|Publication number||US5471162 A|
|Application number||US 07/942,164|
|Publication date||Nov 28, 1995|
|Filing date||Sep 8, 1992|
|Priority date||Sep 8, 1992|
|Also published as||US5479120, US5519342, WO1994006121A1|
|Publication number||07942164, 942164, US 5471162 A, US 5471162A, US-A-5471162, US5471162 A, US5471162A|
|Inventors||Thomas E. McEwan|
|Original Assignee||The Regents Of The University Of California|
|Export Citation||BiBTeX, EndNote, RefMan|
|Patent Citations (7), Non-Patent Citations (17), Referenced by (122), Classifications (14), Legal Events (8)|
|External Links: USPTO, USPTO Assignment, Espacenet|
The United States government has rights in this invention pursuant to Contract Number W-7405-ENG-48 between the United States Department of Energy and the University of California for the operation of Lawrence Livermore National Laboratory.
1. Field of the Invention
The present invention relates to the samplers used for measuring characteristics of high speed signals, such as used with transient digitizers and high speed oscilloscopes.
2. Description of Related Art
A conventional oscilloscope displays a waveform in step with an external event, or in "real time". The trace of the waveform sweeps across the screen in a matter of nanoseconds or picoseconds, for example, and then quickly fades. For a human observer to see the trace, repeated sweeps are usually needed to make the trace appear with an observable, steady brightness. Thus, a repetitive input signal is required. Transient digitizers circumvent the need for a repeated input by electrically recording the transient event in real time for later readout or viewing at a much slower rate, in what is known as "equivalent time".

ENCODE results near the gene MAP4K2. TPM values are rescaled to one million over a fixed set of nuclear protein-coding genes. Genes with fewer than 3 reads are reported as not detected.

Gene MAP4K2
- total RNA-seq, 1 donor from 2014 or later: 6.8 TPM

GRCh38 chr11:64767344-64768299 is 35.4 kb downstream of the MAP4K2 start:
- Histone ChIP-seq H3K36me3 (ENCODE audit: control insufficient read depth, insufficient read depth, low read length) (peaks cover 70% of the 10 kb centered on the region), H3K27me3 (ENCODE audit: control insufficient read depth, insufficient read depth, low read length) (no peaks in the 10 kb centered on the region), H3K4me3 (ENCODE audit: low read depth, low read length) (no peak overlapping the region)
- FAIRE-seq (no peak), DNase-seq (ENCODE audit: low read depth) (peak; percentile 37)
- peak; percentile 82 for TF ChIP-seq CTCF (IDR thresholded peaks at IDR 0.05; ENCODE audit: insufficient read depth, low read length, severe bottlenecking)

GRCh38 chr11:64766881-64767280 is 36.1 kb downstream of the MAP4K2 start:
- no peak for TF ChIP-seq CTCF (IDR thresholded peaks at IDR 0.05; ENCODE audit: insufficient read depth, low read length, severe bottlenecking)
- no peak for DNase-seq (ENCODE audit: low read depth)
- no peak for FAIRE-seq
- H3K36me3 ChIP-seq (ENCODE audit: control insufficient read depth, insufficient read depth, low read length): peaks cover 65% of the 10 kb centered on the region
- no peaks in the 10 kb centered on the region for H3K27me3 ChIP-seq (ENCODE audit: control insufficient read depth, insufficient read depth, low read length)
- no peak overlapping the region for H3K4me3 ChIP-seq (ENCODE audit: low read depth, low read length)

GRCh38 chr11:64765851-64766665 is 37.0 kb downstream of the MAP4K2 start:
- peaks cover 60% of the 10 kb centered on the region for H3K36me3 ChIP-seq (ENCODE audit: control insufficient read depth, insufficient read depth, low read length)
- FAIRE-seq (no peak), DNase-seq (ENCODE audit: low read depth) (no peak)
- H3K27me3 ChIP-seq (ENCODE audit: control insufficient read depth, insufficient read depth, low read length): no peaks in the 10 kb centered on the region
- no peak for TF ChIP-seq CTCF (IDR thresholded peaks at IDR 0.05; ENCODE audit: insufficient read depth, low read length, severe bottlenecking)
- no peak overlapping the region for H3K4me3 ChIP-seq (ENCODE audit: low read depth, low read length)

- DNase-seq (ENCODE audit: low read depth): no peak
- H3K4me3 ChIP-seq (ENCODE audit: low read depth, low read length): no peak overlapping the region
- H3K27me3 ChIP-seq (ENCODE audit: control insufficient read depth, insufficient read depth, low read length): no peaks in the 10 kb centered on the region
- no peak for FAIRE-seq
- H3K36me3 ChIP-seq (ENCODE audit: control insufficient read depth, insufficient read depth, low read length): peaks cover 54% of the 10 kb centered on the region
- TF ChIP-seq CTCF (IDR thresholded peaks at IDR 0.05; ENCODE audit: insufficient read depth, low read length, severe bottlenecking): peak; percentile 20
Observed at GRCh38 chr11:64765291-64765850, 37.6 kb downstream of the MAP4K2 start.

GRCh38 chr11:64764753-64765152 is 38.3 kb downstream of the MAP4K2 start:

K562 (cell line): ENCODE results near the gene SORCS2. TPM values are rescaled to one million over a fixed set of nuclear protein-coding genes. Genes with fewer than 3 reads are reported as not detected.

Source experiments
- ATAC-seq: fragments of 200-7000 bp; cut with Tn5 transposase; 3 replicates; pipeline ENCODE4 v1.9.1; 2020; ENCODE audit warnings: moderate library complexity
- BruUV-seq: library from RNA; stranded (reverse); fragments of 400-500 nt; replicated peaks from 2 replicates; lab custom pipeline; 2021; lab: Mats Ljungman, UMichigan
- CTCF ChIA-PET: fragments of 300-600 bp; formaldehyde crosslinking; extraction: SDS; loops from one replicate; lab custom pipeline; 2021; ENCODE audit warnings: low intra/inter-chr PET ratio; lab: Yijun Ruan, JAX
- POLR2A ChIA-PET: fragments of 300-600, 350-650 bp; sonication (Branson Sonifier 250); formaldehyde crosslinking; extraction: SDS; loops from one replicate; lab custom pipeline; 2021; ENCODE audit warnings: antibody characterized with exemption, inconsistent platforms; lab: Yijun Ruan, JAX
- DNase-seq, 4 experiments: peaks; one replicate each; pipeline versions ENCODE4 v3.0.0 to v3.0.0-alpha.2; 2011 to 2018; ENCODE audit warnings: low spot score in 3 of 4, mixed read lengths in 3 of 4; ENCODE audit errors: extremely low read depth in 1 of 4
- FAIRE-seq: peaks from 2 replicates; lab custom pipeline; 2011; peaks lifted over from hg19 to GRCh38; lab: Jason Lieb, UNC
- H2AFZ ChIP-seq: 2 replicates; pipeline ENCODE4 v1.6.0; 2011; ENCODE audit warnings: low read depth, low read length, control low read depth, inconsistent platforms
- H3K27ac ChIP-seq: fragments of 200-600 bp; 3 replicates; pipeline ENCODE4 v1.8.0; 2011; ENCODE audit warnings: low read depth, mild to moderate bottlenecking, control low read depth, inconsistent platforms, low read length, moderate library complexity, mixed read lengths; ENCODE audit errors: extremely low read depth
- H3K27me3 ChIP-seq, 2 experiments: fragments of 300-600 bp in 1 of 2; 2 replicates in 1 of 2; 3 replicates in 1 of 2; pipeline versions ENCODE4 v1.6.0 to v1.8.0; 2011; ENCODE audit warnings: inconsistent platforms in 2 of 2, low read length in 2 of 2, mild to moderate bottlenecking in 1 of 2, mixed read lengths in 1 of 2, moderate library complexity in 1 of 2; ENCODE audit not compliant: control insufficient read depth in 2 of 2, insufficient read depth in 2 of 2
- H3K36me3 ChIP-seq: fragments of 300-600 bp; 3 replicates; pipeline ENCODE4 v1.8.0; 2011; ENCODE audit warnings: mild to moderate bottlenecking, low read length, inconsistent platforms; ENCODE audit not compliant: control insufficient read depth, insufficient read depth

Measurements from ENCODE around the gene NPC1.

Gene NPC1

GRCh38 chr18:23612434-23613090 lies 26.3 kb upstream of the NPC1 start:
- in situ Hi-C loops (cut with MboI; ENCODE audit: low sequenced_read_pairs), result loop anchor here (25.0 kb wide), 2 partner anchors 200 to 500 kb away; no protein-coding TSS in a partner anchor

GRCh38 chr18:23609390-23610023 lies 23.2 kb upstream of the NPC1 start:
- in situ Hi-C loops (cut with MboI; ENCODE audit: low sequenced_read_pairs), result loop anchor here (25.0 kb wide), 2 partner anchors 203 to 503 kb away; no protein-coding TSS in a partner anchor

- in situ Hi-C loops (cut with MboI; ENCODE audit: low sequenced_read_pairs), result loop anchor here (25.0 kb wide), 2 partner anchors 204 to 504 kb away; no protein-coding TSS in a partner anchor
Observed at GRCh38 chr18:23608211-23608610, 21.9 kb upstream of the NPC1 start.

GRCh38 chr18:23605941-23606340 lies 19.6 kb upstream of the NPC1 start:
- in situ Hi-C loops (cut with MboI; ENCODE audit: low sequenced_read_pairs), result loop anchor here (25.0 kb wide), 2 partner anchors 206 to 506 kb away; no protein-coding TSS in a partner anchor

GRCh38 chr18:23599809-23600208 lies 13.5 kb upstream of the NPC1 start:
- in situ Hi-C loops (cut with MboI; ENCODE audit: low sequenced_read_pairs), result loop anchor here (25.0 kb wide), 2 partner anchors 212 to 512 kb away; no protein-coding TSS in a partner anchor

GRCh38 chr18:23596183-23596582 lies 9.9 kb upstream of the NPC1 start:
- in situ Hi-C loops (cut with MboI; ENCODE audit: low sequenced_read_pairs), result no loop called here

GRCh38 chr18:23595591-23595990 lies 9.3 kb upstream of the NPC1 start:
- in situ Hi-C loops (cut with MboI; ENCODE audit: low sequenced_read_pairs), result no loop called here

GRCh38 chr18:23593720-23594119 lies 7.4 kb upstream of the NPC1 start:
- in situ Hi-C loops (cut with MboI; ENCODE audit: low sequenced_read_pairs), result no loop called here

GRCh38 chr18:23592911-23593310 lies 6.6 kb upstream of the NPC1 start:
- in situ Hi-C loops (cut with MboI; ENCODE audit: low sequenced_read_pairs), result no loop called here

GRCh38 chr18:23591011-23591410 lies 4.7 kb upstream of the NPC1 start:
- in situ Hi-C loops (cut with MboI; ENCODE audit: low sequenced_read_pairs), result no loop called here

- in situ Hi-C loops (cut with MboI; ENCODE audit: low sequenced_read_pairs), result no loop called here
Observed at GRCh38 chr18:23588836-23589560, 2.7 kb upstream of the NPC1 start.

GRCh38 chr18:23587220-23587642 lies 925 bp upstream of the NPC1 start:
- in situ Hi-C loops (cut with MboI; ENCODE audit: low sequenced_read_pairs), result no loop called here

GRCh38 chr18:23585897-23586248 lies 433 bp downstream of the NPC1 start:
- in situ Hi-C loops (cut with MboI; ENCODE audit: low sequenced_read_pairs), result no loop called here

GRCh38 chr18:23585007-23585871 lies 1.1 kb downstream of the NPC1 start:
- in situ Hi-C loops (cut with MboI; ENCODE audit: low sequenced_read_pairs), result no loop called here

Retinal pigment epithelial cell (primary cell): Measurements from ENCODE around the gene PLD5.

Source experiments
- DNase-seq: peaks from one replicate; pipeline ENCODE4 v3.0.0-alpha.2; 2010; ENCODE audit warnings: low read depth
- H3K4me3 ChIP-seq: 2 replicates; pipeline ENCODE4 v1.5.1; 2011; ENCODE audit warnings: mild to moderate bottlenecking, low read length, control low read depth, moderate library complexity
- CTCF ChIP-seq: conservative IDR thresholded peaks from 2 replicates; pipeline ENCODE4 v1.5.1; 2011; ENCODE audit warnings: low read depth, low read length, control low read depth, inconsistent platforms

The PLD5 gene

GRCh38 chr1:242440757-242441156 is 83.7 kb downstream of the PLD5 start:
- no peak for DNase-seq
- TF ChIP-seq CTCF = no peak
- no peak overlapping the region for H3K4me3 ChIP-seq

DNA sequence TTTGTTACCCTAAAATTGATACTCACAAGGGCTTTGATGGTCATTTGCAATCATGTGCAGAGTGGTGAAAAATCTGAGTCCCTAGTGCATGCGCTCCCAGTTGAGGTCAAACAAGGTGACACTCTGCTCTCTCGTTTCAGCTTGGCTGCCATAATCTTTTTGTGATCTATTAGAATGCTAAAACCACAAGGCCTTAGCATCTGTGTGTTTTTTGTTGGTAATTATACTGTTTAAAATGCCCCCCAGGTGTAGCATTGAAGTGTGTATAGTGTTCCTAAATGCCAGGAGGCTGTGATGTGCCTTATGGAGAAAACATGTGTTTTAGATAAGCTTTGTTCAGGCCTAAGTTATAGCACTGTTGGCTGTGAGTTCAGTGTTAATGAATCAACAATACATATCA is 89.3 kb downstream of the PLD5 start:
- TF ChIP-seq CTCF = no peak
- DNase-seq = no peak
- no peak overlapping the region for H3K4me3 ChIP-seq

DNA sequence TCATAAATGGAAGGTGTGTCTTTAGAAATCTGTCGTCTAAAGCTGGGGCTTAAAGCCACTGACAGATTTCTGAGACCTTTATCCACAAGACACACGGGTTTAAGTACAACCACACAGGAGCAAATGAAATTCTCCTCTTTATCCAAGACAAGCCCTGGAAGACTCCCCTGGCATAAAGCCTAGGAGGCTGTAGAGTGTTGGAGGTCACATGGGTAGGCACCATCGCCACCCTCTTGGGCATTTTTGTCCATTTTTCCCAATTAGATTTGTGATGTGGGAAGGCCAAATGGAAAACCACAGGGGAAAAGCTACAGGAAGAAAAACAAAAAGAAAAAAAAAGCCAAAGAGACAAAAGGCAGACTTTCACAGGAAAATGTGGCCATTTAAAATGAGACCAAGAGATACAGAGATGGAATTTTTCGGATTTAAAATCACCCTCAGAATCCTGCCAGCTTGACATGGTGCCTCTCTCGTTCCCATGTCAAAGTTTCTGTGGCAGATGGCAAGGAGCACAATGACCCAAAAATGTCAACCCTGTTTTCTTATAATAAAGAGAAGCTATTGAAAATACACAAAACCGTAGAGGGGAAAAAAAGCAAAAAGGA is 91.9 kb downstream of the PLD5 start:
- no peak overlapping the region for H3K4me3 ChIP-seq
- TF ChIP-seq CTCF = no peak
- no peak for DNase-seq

There are two basic types of transient digitizers on the commercial market, one based on CRT technology and the other based on a continuously running Analog-to-Digital Converter (ADC). The fastest of the two are the CRT-based digitizers, and they are based on a dual electron-beam approach. One beam operates in real time and writes a trace onto a screen containing a charge-storing diode array. The diode array captures the charge deposited by the "writing" beam and that charge is later read-out by a "read" beam at a slow, equivalent-time rate. The disadvantage to the CRT approach lies in the expensive and bulky CRT, and ultimately, in its limited bandwidth. Two companies of which Applicant is aware offer a CRT-based digitizer, an 80 picosecond risetime unit by Tektronix and a 50 picosecond unit by Intertechnique of France.
The continuously running Analog-to-Digital Converter (ADC) electrically samples the signal and very rapidly converts the sample to a digital number for real-time storage in digital memory. The limitation to the ADC digitizer is that it must perform complicated operations in real-time, i.e., convert signals to binary data and store the result in a large digital memory array before the next sample is taken. The fastest ADC-based digitizer is about 10 times slower than a CRT digitizer and requires a large amount of power and cooling. Nevertheless, these relatively low bandwidth ADC devices have been at the focus of the electronics marketplace since they are the core technology of a recent oscilloscope development, the Digital Storage Oscilloscope (DSO). DSOs can function as transient digitizers at speeds running 10-1000 times slower than CRT-based digitizers.
Other prior art digitizers are based on a periodically-tapped transmission line, with a sample and hold circuit located at each tap. See, U.S. Pat. No. is 4,825,103, entitled SAMPLE AND HOLD CIRCUIT, invented by Hornak; Sedlmeyer, et al., "ANALYZER FOR FAST SINGLE EVENTS", reprinted from "NUCLEAR ELECTRONICS III" by the International Atomic Energy Agency Vienna, 1962; Schwarte, "Sampling System for Recording Fast Single Events", ELECTRONICS LETTERS, Vol. 8, No. 4, Feb. 24, 1972; Riad, "Modeling of the HP-1430A Feedthrough Wideband (25-ps) Sampling Head", IEEE TRANSACTIONS ON INSTRUMENTATION AND MEASUREMENT, Vol. IM-31, No. 2, June, 1982, pp. 110-115.